I broke my “Never Read the Comments Rule.” Comments are like dripping peanut butter and jelly out of your sandwich onto the Chagal painting.

  • Bishop Dave

    We know what a spiritual body looks like. When Jesus rose from the dead He had a resurrected/spiritual body, visible, tangible, existing in time and space and able to ingest fish. What was unnatural was His ability to walk thru a wall, to “levitate” in Ascension etc. Our own “spiritual bodies” will be the same as our Resurrected Lord’s – visible, tangible etc.

  • Fayafaya

    What a mischaracterization and oversimplification of Word of Faith! Its controlling narrative is not upward mobility, unless by that you mean movement towards God. Its controlling narrative is that “Let God’s Word be true and everything else that contradicts it a lie.”
    Pentecostalism is a “religion” for all who believe in the outpouring of the Spirit – rich and poor. The “us” vs “them” approach is divisive and very unchristian. It has no place in the Kingdom where we are all one

  • Fayafaya

    “Others are attracted to a more serious and substantive Christianity.” So those in Word of Faith have a less serious and substantive Christianity? Jesus help us!

  • Merritt E. Spencer

    I don’t think you and I have a clue as to what a spiritual body looks like. We know what a natural body looks like. And if Paul is correct we know that is not what our spiritual body will look like. Also you are assuming Jesus’ body did not change after resurrection. His telling Mary to not touch Him because He had not yet been glorified indicates you are incorrect in that assumption.

  • jsmunroe

    Brilliant! I used to be a Republican. It was a bit of a meme complex. I always felt that there was a schism between my politics and my faith. This nails it. I am not a Republican anymore. I just don’t think it is compatible with my faith. (I’m not a Democrat or Liberal either for the very same reason, though).

  • Mario M Davila

    You might want to look at it from David’s perspective then. He is the most spoken of character of in the bible. He was wealthy and a man of high social status. Yet what he was known for being a man after God’s own heart. Someone who saw the law as sweeter than honey(psalm 19)! Or maybe you can relate to King Solomon. He was filthy rich and so wise that other leader would go to him with expensive gifts and admire his wisdom and speech. Yet in the book of Ecclesiastes he said all was vanity, meaningless! It doesn’t matter if you are rich or poor, a king or a servant, the message is the same. Everything we do apart from God will at not bear any real fruit. If your identity is in Jesus Christ(child of God, servant, ambassador of Heaven, minister of reconciliation, etc) then you get to enjoy and share in the same privileges as the “poorest low class civilians”; fulfilling the Great Commission(winning souls and disciplining others), abiding in Christ, and seeking His face, anointing, will, leading, etc. You might want to ask yourself very important questions. Who am I? Where do I get my identity? Is this the way God sees me? And last, if I loose my power and wealth does my identity change? It shouldn’t. But this requires revelation.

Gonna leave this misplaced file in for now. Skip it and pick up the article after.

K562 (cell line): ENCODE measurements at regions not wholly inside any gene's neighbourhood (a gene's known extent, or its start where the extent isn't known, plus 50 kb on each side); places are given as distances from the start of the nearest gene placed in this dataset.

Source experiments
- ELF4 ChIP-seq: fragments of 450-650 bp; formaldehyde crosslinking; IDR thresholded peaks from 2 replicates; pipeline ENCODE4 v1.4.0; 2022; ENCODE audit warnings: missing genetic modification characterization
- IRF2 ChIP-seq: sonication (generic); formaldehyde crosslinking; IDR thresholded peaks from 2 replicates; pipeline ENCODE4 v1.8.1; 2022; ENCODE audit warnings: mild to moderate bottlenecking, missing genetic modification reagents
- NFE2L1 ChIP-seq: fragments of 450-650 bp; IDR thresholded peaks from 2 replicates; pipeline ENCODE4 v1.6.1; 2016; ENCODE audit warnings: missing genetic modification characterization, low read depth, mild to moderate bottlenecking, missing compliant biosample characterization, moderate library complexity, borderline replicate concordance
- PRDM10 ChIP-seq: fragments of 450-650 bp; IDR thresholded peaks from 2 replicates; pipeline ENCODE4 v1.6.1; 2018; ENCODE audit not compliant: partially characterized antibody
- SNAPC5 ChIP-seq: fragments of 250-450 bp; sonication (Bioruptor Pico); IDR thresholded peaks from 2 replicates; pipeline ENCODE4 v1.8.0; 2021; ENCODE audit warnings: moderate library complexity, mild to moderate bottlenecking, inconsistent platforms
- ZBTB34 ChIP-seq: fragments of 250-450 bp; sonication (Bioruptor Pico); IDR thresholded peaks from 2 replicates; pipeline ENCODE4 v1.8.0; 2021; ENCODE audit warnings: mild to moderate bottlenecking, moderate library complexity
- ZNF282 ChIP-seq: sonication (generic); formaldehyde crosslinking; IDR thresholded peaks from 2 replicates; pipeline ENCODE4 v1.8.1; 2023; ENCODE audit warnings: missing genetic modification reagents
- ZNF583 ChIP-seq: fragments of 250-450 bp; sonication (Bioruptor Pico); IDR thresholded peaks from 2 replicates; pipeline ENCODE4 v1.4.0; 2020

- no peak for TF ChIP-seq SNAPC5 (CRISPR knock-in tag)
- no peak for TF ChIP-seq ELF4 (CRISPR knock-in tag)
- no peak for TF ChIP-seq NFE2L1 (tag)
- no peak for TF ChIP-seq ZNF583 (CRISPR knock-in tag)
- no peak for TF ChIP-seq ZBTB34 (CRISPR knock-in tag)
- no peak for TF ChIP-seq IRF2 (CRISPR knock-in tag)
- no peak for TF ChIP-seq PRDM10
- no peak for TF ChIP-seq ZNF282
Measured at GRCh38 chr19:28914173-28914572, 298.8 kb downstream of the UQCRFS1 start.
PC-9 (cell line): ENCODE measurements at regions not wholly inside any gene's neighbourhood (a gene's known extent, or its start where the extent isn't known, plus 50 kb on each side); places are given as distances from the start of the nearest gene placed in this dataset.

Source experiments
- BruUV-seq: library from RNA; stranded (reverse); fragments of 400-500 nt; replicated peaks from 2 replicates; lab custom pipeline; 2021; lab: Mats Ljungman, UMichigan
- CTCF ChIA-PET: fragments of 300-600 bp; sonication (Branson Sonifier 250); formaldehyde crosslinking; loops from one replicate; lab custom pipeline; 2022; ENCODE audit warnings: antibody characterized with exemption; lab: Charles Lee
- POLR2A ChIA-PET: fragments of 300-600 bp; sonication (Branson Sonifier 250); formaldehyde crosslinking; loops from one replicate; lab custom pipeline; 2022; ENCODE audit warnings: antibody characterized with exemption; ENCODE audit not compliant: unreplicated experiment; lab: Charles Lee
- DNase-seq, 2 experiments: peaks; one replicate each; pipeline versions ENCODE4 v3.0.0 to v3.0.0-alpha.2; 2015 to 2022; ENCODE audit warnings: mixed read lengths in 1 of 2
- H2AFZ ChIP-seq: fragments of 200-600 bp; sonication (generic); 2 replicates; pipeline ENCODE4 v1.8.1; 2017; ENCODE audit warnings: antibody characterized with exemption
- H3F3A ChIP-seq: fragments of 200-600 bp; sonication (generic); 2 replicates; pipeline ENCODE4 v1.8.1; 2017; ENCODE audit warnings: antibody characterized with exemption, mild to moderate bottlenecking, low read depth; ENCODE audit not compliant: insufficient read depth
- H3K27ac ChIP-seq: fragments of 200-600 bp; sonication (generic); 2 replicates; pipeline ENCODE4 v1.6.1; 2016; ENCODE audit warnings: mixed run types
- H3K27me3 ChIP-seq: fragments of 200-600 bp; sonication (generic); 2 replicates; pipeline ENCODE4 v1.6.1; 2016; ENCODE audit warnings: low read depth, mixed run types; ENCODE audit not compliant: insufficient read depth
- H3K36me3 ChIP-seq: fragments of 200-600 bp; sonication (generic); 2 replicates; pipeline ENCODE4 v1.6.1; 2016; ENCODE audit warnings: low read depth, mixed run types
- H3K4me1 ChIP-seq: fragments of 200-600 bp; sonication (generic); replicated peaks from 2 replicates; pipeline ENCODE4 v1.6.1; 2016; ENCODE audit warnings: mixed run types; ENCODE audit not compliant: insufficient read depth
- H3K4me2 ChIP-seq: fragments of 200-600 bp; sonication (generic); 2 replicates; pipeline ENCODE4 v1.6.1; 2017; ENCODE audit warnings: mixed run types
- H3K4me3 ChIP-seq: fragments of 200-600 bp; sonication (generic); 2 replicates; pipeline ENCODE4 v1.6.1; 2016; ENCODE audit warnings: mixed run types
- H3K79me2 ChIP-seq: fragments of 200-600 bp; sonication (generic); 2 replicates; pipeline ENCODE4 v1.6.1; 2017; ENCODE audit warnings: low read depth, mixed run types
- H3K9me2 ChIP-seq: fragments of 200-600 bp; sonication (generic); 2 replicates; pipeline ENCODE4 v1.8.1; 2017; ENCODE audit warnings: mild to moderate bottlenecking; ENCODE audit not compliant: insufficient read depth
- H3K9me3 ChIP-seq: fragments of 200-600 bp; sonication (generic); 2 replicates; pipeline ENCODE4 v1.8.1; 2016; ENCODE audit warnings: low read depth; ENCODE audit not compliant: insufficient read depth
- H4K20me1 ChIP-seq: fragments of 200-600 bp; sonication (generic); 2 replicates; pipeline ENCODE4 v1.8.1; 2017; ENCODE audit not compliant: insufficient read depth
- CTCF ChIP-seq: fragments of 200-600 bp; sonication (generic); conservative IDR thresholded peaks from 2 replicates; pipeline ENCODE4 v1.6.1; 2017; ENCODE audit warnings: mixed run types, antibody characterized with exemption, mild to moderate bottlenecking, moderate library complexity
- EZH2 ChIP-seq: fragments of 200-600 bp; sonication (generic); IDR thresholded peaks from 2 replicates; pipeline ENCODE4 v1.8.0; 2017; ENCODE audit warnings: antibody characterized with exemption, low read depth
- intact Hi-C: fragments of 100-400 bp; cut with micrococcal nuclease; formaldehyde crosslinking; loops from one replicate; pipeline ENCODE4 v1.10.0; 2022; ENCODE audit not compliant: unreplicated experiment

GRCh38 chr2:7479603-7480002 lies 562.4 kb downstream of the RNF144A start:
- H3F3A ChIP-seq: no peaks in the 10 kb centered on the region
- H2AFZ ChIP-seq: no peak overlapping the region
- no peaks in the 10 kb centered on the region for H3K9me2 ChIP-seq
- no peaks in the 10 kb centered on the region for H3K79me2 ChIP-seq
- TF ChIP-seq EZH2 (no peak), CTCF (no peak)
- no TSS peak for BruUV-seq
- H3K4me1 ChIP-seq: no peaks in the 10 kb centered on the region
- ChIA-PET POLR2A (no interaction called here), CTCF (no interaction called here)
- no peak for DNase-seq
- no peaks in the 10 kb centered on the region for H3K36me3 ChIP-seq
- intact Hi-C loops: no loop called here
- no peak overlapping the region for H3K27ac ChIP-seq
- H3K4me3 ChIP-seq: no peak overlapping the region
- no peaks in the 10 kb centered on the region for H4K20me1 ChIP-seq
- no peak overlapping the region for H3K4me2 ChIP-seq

• Mario M Davila

    You problem would not be so much with “a new creation” as it would be we God Himself who painted such a picture. Most Christians who study the bible believe the slavery the Israelite endured is a picture of the slavery man kind lives in in regards to sin. The story of Moses leading them to the promise land is a foreshadow of Jesus setting us free from sin and making a way for us to get to heaven. Therefor “a new creation” is not as awful of a person as one would suppose, just simply interpreting scripture and speaking what some would say is “Christianese”.

  • Wesley Parish

    Consider Naaman … and humble yourself to bathe in the waters you consider muddy.

  • portquin

    No other book has ever spoken to people throughout history. I feel sorry for you that it doesn’t speak to you, but I think the problem is, that you have to be able to hear God with or without the Bible. God speaks to our hearts if we let him. Once you have taken God into your heart and committed your life to Him, then He will speak to you.